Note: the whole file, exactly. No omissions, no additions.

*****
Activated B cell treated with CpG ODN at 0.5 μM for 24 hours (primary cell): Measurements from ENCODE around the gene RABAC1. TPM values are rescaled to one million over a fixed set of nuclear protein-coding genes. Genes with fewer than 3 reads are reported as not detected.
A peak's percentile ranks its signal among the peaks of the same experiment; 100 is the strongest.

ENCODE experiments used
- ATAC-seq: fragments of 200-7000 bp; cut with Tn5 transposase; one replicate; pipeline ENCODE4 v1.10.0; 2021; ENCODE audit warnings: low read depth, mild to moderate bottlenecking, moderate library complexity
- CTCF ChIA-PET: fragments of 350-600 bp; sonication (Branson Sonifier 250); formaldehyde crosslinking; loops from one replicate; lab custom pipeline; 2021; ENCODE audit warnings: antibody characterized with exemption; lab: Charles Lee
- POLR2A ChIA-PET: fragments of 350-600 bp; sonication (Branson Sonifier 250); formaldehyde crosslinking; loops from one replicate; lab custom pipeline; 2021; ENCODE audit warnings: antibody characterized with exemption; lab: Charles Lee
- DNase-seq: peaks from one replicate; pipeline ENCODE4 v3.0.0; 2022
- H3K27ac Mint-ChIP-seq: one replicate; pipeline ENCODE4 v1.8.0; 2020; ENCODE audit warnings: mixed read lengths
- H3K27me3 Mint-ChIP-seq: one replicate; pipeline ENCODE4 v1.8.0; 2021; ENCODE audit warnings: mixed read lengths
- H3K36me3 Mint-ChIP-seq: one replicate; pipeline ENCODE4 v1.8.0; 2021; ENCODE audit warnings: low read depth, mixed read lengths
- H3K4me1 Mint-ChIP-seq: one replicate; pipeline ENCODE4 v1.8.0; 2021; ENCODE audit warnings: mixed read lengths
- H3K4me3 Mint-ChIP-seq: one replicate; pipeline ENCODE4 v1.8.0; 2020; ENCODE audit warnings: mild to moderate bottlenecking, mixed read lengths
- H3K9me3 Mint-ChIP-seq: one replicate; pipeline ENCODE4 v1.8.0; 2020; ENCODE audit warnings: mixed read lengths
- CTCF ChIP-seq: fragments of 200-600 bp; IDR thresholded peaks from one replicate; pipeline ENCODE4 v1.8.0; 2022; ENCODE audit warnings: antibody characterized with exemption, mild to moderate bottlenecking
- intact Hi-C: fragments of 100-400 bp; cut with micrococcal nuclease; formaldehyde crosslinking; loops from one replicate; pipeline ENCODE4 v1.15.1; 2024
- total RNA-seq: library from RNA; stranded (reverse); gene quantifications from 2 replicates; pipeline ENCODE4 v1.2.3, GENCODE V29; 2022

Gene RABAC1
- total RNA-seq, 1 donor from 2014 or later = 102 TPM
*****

Activated B cell treated with CpG ODN at 0.5 μM for 24 hours (primary cell): Measurements from ENCODE around the gene RABAC1. TPM values are rescaled to one million over a fixed set of nuclear protein-coding genes. Genes with fewer than 3 reads are reported as not detected.
A peak's percentile ranks its signal among the peaks of the same experiment; 100 is the strongest.

ENCODE experiments used
- ATAC-seq: fragments of 200-7000 bp; cut with Tn5 transposase; one replicate; pipeline ENCODE4 v1.10.0; 2021; ENCODE audit warnings: low read depth, mild to moderate bottlenecking, moderate library complexity
- CTCF ChIA-PET: fragments of 350-600 bp; sonication (Branson Sonifier 250); formaldehyde crosslinking; loops from one replicate; lab custom pipeline; 2021; ENCODE audit warnings: antibody characterized with exemption; lab: Charles Lee
- POLR2A ChIA-PET: fragments of 350-600 bp; sonication (Branson Sonifier 250); formaldehyde crosslinking; loops from one replicate; lab custom pipeline; 2021; ENCODE audit warnings: antibody characterized with exemption; lab: Charles Lee
- DNase-seq: peaks from one replicate; pipeline ENCODE4 v3.0.0; 2022
- H3K27ac Mint-ChIP-seq: one replicate; pipeline ENCODE4 v1.8.0; 2020; ENCODE audit warnings: mixed read lengths
- H3K27me3 Mint-ChIP-seq: one replicate; pipeline ENCODE4 v1.8.0; 2021; ENCODE audit warnings: mixed read lengths
- H3K36me3 Mint-ChIP-seq: one replicate; pipeline ENCODE4 v1.8.0; 2021; ENCODE audit warnings: low read depth, mixed read lengths
- H3K4me1 Mint-ChIP-seq: one replicate; pipeline ENCODE4 v1.8.0; 2021; ENCODE audit warnings: mixed read lengths
- H3K4me3 Mint-ChIP-seq: one replicate; pipeline ENCODE4 v1.8.0; 2020; ENCODE audit warnings: mild to moderate bottlenecking, mixed read lengths
- H3K9me3 Mint-ChIP-seq: one replicate; pipeline ENCODE4 v1.8.0; 2020; ENCODE audit warnings: mixed read lengths
- CTCF ChIP-seq: fragments of 200-600 bp; IDR thresholded peaks from one replicate; pipeline ENCODE4 v1.8.0; 2022; ENCODE audit warnings: antibody characterized with exemption, mild to moderate bottlenecking
- intact Hi-C: fragments of 100-400 bp; cut with micrococcal nuclease; formaldehyde crosslinking; loops from one replicate; pipeline ENCODE4 v1.15.1; 2024
- total RNA-seq: library from RNA; stranded (reverse); gene quantifications from 2 replicates; pipeline ENCODE4 v1.2.3, GENCODE V29; 2022

Gene RABAC1
- total RNA-seq, 1 donor from 2014 or later = 102 TPM